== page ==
Tennants Auctioneers’ Spring Fine Art Sale saw confident bidding, particularly from private buyers, with top prices going to rare works of art and pieces with provenance from private estates.
One of the stand-out lots of the sale was a late 17th century South German turned ivory pedestal cup of rare lobed ovoid form, which sold for £32,000 (plus buyer’s premium). The cup is similar to an example in the collection of the V&A and with good provenance from the vendor’s family it sailed above the £5,000-10,000 estimate. Other works of art from the 17th century also saw strong bidding, with a c.1670 Quillwork Diorama selling for £5,400 (plus buyer’s premium), and a mid-17th century Needle and Stumpwork Mirror Frame selling for £8,120 (plus buyer’s premium).
An impressive white marble bust of Napoleon as Mars Pacificus, by the School of Antonio Canova (1757-1822) sold for £25,000 (plus buyer’s premium). The bust was derived from the colossal marble statue of Napoleon as Mars Pacificus, currently in Apsley House, London, which was rejected by Napoleon because of the statue’s nudity. Canova then produced a bust derived from the full-length original which is now in Chatsworth House, Derbyshire.
Asian works of art saw strong bidding with the top lot going to a Chinese porcelain green and aubergine Dragon Dish, marked and dating from the Kangxi reign (1662-1722), which sold for £28,000 (plus buyer’s premium). The dish is painted with a dragon chasing the flaming pearl, and a similar example is held in the Hallwyl Museum in Stockholm. During the reign of the Emperor Qianlong, the regulations of the Palace of the Qing Dynasty specified which designs were allowed for use by Imperial household members, and dishes with green ground and aubergine dragons, as in the present lot, were assigned for use by the Fifth Rank Concubine. A Chinese Gold Splashed Bronze Tripod Censer, Qing Dynasty also attracted interest from the Asian market, selling for £7,500 (plus buyer’s premium).
Amongst some encouraging results for English ceramics was a Royal Worcester Porcelain Reticulated Cabinet Cup and Saucer, by George Own, c.1876, which sold for £4,000 (plus buyer’s premium). Silver saw strong prices too, with the first lot of the sale, a set of five William IV Cast Silver Wine Labels by Charles Reily and George Storer, London, 1830 selling for £1,600 (plus buyer’s premium) against an estimate of £400-600, and an Arts and Crafts Silver Wine Goblet by Omar Ramsden selling for £2,600 (plus buyer’s premium).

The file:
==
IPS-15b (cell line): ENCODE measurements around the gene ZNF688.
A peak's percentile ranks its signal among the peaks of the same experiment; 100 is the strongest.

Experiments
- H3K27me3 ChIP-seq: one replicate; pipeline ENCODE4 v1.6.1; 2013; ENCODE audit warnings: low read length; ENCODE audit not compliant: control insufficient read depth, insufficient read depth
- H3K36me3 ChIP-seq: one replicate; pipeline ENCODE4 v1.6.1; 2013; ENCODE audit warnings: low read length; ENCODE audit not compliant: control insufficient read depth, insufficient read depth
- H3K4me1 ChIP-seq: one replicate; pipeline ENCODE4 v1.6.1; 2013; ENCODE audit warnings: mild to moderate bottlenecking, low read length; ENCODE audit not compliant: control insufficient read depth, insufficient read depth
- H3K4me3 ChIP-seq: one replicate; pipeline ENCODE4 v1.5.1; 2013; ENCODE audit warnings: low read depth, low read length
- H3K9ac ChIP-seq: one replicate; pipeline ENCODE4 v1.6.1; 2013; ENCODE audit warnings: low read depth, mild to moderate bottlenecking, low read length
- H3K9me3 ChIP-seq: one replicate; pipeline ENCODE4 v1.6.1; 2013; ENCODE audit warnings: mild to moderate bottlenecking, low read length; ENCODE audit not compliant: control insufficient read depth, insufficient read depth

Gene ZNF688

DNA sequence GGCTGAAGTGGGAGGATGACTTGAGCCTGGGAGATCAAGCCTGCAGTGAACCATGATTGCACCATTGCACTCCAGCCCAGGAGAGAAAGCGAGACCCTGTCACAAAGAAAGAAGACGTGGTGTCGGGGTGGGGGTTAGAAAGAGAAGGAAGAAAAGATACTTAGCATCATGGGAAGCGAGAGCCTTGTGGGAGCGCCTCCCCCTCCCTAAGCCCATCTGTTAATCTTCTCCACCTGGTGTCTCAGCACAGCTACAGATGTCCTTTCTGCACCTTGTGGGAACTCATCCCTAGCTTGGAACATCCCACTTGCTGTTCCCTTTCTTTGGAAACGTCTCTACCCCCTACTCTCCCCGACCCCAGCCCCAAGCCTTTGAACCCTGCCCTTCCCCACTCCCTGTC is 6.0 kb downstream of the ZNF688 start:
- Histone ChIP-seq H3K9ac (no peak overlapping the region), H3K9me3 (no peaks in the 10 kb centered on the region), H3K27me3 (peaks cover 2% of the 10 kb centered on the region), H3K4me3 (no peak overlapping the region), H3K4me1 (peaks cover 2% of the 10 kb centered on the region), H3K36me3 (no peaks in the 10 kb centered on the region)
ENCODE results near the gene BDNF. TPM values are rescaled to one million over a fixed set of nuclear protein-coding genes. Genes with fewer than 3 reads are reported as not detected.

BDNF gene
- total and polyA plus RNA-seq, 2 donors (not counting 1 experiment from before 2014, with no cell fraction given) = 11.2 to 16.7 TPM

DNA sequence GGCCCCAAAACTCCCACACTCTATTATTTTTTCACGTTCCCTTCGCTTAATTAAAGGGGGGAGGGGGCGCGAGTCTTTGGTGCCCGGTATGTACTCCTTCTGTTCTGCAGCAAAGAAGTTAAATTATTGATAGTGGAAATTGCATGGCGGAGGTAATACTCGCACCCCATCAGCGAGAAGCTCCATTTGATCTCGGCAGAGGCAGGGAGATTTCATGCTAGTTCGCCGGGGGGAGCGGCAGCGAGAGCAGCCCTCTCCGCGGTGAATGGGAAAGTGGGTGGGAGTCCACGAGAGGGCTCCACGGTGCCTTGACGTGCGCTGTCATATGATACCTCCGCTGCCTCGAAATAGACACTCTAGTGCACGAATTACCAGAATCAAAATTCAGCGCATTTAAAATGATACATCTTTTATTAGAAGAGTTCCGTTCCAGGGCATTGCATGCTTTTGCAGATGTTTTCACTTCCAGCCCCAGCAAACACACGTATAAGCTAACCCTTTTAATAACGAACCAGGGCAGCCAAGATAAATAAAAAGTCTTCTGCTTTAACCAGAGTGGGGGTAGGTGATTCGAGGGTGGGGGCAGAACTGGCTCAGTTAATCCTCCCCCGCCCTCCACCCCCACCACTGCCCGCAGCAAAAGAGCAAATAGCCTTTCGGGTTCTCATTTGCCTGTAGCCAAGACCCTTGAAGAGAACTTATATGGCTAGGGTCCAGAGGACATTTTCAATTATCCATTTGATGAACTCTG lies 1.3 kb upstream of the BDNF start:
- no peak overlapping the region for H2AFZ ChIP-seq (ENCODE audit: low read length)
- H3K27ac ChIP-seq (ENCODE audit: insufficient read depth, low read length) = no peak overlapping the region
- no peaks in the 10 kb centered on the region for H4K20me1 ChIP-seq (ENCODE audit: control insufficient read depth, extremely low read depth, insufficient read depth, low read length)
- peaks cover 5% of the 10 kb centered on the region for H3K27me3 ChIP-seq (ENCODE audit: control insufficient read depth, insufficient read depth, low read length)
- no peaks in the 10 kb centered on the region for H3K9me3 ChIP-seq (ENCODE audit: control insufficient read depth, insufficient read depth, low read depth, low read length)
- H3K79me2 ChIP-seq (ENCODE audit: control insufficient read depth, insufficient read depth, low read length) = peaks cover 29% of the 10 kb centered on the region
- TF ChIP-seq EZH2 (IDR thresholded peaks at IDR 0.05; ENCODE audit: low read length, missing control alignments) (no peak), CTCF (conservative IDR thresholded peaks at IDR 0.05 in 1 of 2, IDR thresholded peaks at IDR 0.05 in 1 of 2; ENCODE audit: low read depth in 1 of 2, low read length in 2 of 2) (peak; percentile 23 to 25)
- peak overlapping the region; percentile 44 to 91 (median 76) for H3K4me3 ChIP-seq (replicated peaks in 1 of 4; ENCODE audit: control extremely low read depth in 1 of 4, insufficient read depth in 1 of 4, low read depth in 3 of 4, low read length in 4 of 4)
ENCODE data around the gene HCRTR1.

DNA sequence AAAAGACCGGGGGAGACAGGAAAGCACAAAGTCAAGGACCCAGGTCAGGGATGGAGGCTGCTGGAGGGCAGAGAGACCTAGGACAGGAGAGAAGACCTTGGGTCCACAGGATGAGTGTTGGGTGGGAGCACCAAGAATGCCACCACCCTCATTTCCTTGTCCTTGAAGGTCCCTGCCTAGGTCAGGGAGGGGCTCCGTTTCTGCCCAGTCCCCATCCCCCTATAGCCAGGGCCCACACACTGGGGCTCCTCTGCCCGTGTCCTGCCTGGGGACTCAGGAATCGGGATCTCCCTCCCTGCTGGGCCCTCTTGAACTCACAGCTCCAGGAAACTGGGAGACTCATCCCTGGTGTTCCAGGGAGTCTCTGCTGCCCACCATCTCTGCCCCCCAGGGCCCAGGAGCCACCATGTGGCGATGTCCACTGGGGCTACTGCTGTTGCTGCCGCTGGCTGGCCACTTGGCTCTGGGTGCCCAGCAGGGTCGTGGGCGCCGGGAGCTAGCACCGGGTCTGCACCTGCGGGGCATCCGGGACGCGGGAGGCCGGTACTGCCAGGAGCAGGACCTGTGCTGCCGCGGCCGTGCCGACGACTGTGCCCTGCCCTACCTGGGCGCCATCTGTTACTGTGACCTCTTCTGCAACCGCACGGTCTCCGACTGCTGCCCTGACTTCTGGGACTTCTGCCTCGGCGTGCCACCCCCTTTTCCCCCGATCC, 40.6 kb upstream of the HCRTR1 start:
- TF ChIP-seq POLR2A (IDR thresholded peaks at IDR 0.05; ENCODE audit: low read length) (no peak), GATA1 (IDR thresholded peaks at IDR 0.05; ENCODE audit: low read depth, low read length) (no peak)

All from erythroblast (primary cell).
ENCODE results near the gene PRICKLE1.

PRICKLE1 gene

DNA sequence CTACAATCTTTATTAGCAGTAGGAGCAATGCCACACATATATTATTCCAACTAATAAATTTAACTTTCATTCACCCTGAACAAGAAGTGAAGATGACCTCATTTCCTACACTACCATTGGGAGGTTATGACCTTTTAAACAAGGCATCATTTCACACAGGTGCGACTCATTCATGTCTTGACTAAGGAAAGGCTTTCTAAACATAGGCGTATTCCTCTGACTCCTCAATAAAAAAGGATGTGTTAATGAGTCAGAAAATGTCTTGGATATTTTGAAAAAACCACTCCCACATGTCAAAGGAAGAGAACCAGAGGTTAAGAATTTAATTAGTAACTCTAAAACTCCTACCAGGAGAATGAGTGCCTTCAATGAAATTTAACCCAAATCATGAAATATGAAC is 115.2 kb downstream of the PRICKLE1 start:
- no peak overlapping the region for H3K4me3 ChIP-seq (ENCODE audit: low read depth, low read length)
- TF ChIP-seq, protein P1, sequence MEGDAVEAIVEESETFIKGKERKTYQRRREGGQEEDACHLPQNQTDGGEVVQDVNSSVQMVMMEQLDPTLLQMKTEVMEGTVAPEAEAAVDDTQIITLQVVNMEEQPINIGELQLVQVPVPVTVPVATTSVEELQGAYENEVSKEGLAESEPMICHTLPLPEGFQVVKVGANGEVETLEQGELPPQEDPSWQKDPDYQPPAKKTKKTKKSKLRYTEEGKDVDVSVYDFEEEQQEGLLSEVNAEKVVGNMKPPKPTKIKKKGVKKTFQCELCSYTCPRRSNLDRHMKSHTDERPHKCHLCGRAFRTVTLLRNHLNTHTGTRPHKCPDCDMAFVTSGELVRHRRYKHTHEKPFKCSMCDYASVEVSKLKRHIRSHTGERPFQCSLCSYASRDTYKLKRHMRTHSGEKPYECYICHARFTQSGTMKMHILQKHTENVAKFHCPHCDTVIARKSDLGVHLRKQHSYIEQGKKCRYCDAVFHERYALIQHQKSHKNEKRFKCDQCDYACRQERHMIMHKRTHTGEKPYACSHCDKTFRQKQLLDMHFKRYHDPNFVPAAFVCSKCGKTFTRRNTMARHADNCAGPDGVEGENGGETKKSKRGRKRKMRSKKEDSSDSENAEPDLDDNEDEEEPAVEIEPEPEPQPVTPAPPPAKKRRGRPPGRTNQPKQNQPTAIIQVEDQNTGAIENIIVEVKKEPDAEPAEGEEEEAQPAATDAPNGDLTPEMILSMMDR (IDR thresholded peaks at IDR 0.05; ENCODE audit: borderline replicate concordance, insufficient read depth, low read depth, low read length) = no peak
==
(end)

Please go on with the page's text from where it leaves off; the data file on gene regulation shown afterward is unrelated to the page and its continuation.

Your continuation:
A strong selection of collector’s watches saw exceptionally strong results, with Rolex continuing to be the name to beat. The top lot of the section was a rare 1958 Rolex Explorer, which sold for £16,500 (plus buyer’s premium) against an estimate of £6,000-8,000. The next lot, an 18ct gold Rolex GMT-Master II also drew attention when it sold for £12,000 (plus buyer’s premium). A very rare and early 1962 Omega Pre-Professional Moonwatch drew attention too, selling for £13,000 (plus buyer’s premium).
Jewellery sold to a packed saleroom, with top prices achieved for pieces by elite makers. The top lot of the section included a Platinum and Diamond ‘Raindance’ ring by Boodles, selling for £22,000 (plus buyer’s premium), an 18ct gold 1960s Ruby, Emerald and Diamond Novelty Bird Brooch by Cartier, selling for £3,600 (plus buyer’s premium), and a Turquoise, Sapphire and Diamond Clip Brooch, by Cartier, selling for £7,000 (plus buyer’s premium). Lots by 20th century society jeweller Andrew Grima were much in demand too, particularly a pair of 18ct Gold Diamond Earrings, which beat the £2,000-2,500 estimate to sell for £8,200 (plus buyer’s premium).
The furniture section was led by a George II Oak Desk, with provenance from Pepper Arden Hall, North Yorkshire, which sold for £8,500 (plus buyer’s premium). The desk was a rare model, in good, untouched condition. Selling well above estimate was a Regency carved mahogany and brass strung Stilton cheese coaster from the early 19th century, which sold for £5,000 (plus buyer’s premium).
Finally, Old Master paintings proved in demand, with top prices going to a ‘Portrait of a Lady’, Attributed to Marcus Gheeraerts the Younger (c.1561-1636), which sold for £11,000 (plus buyer’s premium), ‘A Basket of Poppies, Roses, Tulips and Other Flowers’, Circle of Nicolas Baudesson (c.1611-1680), which sold for £9,200 (plus buyer’s premium), and ‘A Still Life of Oysters, Lemon Peel, Grapes, Vine Leaves and a Glass of Wine’, Attributed to Thomas de Paep (1630-1670), which sold for £7,500 (plus buyer’s premium). 20th century works of note included ‘Worthy Down’ by Eliot Hodgkin (1905-1987), which sold for £5,000 (plus buyer’s premium).
The sale resulted in a total hammer price of £964,210 for the 658-lot sale, with a strong 85% sold rate.
View Part I Results
View Part II Results